Seeking for the good (in movies): Loveliness

This is the second in a series of posts about applying the standards of the thirteenth Article of Faith to film, both as audiences and creators. Having begun in part one to explore the concept of virtue and what makes a virtuous film, I now continue to the next part of the standard: loveliness.

Loveliness can be defined as the quality of charming or exquisite beauty, and certainly many films can be said to have that. When Christan Vuissa’s The Errand of Angels came out, I remember hearing comments about how much the film was enhanced by the delightful Austrian setting. In fact, I heard it said that it is impossible to make a bad film in Austria because of the splendor of the surroundings. The gorgeous cinematography of T.C. Christensen has graced several institutional Church films, as well as many others. Indeed, his crisp, rich style has become something of a hallmark in the official films of the Church, and conveys the clarity of the message these productions are designed to communicate.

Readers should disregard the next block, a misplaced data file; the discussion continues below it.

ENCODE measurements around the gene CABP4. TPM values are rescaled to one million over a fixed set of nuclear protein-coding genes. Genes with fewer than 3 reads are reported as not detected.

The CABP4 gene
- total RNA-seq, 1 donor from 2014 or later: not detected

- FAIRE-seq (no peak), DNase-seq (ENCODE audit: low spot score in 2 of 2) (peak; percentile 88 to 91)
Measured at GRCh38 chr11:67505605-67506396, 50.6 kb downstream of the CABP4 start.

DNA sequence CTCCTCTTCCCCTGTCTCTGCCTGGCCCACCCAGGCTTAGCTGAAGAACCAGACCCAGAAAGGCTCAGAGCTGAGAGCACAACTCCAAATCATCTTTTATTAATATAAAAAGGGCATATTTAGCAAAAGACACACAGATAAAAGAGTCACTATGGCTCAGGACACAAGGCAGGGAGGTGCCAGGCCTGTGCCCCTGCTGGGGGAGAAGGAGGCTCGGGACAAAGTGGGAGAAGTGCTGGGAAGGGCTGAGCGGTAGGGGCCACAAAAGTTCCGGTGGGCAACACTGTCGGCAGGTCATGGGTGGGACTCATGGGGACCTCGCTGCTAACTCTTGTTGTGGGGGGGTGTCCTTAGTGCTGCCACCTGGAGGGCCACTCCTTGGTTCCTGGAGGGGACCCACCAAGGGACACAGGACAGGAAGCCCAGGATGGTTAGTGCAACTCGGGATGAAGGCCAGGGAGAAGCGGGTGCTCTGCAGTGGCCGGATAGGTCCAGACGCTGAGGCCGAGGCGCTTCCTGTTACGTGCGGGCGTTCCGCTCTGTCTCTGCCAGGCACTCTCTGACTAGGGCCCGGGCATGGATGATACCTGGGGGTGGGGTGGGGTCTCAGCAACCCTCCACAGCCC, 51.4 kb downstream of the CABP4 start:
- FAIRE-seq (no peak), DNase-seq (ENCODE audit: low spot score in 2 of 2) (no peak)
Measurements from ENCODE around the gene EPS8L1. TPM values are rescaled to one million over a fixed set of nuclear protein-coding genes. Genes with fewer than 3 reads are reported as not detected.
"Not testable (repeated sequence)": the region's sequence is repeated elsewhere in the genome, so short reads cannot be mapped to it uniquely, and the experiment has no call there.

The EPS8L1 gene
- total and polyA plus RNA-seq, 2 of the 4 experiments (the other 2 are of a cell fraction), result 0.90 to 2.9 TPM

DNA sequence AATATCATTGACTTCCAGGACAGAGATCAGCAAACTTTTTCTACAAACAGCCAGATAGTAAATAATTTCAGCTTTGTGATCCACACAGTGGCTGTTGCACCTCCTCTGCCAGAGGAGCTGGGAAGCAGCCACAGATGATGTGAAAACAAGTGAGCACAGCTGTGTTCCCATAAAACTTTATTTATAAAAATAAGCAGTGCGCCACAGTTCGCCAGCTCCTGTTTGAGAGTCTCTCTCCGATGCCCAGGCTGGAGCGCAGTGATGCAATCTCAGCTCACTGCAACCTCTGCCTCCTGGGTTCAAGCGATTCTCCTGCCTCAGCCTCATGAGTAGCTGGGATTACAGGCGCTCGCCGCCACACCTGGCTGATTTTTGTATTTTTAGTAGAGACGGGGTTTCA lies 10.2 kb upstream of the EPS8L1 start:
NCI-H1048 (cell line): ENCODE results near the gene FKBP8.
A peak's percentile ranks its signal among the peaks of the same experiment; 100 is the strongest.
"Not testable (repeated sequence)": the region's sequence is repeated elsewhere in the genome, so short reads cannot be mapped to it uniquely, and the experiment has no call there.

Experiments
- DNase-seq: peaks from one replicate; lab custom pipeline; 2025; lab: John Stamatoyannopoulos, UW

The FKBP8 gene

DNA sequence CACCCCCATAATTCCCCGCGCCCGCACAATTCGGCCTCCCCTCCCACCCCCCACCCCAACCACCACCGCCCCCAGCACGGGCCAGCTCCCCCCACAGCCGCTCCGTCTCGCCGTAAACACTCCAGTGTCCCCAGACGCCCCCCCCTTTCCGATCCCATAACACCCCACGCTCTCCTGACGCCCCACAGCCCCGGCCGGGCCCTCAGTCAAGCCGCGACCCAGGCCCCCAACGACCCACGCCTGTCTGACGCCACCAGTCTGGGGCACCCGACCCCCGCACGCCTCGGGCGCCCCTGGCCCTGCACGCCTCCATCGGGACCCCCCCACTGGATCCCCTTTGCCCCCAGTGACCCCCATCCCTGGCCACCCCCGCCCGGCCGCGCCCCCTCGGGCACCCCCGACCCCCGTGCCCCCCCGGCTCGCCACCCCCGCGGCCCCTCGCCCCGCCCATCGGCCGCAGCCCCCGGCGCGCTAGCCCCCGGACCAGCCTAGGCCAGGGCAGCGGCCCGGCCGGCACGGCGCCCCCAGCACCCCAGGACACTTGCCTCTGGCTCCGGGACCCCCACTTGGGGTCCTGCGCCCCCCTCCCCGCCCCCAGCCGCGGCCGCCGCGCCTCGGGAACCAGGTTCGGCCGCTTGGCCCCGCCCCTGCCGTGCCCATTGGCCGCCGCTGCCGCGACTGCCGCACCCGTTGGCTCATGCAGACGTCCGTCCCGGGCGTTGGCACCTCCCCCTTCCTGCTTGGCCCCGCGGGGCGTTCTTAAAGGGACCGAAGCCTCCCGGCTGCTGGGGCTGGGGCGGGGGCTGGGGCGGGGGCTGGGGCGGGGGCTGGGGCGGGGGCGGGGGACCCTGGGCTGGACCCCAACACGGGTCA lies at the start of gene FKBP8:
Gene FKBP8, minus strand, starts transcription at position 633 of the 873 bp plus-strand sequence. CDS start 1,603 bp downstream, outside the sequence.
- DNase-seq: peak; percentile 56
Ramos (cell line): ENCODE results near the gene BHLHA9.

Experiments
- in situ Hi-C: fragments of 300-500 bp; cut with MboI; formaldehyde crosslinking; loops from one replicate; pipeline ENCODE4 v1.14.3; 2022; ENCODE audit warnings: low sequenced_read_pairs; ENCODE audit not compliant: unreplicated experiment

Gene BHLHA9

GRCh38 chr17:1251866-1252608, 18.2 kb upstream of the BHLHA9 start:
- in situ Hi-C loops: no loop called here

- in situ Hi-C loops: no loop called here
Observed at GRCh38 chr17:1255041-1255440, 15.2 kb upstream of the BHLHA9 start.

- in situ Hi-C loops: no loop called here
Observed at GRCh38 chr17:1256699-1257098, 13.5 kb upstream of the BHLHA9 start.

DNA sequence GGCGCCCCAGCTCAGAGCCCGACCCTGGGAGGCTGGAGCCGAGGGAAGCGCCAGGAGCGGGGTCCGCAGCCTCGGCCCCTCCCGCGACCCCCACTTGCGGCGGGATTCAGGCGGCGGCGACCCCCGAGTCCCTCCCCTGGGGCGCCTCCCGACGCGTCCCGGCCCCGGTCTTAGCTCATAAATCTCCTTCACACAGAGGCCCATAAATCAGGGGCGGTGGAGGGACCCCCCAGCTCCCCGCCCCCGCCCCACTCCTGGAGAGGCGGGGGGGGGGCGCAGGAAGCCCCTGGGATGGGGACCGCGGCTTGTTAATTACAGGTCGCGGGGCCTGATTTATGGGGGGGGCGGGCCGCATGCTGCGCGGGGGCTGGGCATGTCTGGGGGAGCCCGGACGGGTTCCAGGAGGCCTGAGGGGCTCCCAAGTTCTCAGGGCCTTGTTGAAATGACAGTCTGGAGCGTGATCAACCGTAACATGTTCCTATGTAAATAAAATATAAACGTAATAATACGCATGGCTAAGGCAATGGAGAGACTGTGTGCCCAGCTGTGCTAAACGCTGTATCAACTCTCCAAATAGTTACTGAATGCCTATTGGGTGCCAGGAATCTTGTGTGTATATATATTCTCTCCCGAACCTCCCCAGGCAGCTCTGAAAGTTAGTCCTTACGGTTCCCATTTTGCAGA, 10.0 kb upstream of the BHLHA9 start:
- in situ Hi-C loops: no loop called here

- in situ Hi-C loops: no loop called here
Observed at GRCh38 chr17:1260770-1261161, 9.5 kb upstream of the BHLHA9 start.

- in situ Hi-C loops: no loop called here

But loveliness goes beyond mere visual beauty, reaching into the realm of that which also appeals to the heart or mind. Moral and spiritual beauty also lie within this domain. As possessors of great blessings and heirs to the guidance of the Holy Ghost, LDS filmmakers would seem to have a special (though not exclusive, I am quick to add) dispensation for this kind of thing, and I have seen many touching examples.

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